Conducting Nanomaterial Sensor Using Natural Receptors

Oh Seok Kwon, Hyun Seok Song, Tai Hyun Park, Jyongsik Jang

Research output: Contribution to journalReview articlepeer-review

158 Scopus citations

Abstract

One of the recently emerging topics in biotechnology is natural receptors including G protein-coupled receptors, ligand-gated ion channels, enzyme-linked receptors, and intracellular receptors, due to their molecular specificity. These receptors, other than intracellular receptors, which are membrane proteins expressed on the cell membrane, can detect extracellular stimuli. Many researchers have utilized cells with natural receptors embedded in the cellular membrane for human sense-mimicking platforms based on electrochemical impedance spectroscopy, quartz crystal microbalances, surface plasmon resonance, and surface acoustic waves. In addition, integration of conducting nanomaterials and natural receptors allows highly sensitive and selective responses toward target molecules, enabling, for example, nanobioelectronic noses for odorants, nanobioelectronic tongues for tastants, and G-protein-coupled receptor sensors for hormones, dopamine, cadaverine, geosmin, trimethylamine, etc. Moreover, as a part of nanobioelectronic sensors, natural receptors can be produced in various forms, such as peptides, proteins, nanovesicles, and nanodiscs, and each sensor can provide an ultralow limit of detection. In this Review, we discuss biosensors with natural receptors and then especially focus on natural receptor-conjugated conducting nanomaterial sensors. To provide a fundamental understanding, the sections encompass (1) the fabrication of conducting nanomaterials, (2) the production of natural receptors, (3) the characteristics of natural receptors, (4) the technology for immobilizing both components, and (5) their sensing applications. Finally, perspective is given on a new development in the use of natural receptors in a wide range of industries, such as food, cosmetics, and healthcare. In addition, artificial olfactory codes will be characterized by signal processing in the near future, leading to human olfactory standardization.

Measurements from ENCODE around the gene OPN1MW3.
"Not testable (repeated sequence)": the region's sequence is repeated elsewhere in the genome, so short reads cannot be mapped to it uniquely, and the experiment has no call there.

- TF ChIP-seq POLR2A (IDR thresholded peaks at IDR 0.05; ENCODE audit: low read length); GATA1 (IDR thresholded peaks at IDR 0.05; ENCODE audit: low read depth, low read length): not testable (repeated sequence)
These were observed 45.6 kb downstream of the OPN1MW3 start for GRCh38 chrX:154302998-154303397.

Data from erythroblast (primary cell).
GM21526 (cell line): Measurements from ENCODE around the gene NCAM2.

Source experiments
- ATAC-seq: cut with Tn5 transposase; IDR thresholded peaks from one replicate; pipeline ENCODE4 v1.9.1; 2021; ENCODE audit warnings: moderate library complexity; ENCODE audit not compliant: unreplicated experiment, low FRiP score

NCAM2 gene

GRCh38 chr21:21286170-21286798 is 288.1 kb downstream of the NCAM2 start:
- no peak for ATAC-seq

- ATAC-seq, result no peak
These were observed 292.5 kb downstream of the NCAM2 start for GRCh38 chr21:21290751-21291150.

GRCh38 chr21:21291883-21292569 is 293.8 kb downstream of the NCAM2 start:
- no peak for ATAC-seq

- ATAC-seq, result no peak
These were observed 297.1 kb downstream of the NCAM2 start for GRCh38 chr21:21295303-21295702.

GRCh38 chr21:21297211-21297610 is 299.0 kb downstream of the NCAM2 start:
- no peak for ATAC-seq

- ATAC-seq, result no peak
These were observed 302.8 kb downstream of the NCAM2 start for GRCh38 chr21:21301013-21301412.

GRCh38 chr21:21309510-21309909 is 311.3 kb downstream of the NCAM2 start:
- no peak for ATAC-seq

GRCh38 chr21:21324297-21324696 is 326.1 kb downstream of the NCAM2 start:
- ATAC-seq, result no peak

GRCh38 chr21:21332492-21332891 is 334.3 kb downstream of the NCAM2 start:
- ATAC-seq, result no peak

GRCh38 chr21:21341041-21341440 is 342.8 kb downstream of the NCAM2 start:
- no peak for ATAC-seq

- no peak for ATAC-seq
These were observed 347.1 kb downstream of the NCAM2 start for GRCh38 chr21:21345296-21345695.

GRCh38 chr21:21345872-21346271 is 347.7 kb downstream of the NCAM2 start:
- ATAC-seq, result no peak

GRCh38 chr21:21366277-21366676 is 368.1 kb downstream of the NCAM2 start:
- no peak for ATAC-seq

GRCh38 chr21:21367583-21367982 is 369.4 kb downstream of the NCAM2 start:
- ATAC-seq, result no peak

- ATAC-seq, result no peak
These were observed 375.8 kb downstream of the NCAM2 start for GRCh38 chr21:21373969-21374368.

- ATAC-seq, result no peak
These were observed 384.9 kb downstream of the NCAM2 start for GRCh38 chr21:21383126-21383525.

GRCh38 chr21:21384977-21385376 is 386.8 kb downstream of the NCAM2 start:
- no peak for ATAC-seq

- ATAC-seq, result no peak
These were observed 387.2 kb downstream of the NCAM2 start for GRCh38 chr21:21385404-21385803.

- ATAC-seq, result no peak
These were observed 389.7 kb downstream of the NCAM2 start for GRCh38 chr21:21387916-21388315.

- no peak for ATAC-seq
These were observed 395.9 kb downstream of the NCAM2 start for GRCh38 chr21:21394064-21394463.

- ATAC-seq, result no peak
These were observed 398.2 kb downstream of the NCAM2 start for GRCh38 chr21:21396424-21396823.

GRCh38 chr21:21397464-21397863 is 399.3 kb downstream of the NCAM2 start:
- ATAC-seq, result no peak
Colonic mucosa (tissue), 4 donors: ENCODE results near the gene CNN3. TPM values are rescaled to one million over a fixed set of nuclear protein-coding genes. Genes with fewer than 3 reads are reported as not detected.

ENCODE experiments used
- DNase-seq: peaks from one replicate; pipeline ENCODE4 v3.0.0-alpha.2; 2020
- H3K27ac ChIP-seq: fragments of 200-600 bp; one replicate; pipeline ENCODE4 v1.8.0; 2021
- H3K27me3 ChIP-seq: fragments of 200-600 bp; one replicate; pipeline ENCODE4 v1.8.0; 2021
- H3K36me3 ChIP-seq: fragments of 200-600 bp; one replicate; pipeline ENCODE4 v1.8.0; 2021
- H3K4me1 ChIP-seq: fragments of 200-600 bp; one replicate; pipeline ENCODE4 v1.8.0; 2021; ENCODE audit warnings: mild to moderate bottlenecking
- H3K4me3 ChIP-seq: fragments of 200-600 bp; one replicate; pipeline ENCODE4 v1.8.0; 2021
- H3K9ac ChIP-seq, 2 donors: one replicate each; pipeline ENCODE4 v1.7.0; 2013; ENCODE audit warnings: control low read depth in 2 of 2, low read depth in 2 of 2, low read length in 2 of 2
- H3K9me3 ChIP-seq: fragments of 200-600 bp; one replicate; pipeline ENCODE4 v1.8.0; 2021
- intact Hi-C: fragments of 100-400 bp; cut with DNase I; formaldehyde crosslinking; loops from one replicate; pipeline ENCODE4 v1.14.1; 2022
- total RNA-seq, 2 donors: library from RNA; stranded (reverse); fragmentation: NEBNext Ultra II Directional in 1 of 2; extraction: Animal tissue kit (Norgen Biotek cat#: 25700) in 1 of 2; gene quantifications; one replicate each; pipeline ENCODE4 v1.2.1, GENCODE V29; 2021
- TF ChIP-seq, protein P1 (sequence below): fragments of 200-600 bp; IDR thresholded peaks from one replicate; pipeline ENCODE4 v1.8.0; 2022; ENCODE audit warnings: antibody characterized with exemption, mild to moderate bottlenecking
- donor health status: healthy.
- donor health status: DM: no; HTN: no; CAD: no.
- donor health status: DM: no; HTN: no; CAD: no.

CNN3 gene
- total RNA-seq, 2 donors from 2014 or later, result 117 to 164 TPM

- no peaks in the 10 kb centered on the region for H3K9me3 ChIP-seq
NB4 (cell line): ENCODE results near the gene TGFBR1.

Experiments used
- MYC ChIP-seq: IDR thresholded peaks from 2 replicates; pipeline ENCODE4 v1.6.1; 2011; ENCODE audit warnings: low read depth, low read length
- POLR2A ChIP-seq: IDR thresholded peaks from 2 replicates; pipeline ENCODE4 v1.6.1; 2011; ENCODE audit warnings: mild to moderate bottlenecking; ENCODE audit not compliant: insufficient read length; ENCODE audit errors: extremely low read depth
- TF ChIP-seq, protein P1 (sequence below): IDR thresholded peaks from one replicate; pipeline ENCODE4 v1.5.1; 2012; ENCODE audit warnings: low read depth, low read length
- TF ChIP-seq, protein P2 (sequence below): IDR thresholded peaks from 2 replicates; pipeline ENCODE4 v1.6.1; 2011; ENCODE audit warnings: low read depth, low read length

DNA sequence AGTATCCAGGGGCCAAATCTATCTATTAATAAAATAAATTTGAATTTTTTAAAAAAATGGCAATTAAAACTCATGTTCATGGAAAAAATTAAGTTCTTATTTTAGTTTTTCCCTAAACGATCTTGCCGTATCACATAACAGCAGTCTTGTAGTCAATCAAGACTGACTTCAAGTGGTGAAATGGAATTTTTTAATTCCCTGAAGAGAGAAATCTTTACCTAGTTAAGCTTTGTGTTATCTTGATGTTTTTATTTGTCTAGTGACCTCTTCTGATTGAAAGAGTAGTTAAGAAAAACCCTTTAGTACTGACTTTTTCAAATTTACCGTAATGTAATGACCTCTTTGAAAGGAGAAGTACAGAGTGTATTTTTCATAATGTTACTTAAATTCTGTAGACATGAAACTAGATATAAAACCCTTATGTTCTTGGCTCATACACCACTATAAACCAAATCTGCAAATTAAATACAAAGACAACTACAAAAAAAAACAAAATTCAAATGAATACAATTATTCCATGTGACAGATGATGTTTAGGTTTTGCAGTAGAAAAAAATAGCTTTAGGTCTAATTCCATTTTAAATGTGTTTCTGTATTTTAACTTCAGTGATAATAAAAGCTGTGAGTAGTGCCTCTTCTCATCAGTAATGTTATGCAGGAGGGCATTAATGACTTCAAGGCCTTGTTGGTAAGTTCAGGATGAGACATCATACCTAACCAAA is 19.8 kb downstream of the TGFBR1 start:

Original languageEnglish
Pages (from-to)36-93
Number of pages58
JournalChemical Reviews
Volume119
Issue number1
DOIs
StatePublished - 9 Jan 2019

Bibliographical note

Funding Information:
This work was supported by the Brain Research Program through the National Research Foundation (NRF) of Korea goverment (MSIT) (NRF-2016M3C7A1905384); a Technology Program for establishing biocide safety management from the Korea Environmental Industry & Technology Institute, funded by the Korea Ministry of Environment (no. RE 201804085).

Funding Information:
This work was supported by the Brain Research Program through the National Research Foundation (NRF) of Korea goverment (MSIT) (NRF-2016M3C7A1905384); a Technology Program for establishing biocide safety management from the Korea Environmental Industry & Technology Institute, funded by the Korea Ministry of Environment (no. RE 201804085); BioNano Health-Guard Research Center funded by MSIT of Korea as Global Frontier Project (H-GUARD_2013M3A6B2078950); the NRF funded by the Korean government (MSIT) (NRF-2018R1A2B3004498); the National Research Foundation of Korea (NRF) Grant funded by the Ministry of Science and ICT for First-Mover Program for Accelerating Disruptive Technology Development (NRF-2018M3C1B9069834); the Korea Basic Science Institute (D38410); KIST Institutional Program (no. 2E28390); the National Research Council of Science & Technology (NST) grant by the Korea government (MSIP) (no. CRC-16-01-KRICT); and the KRIBB Initiative Research Program.

Publisher Copyright:
© 2018 American Chemical Society.

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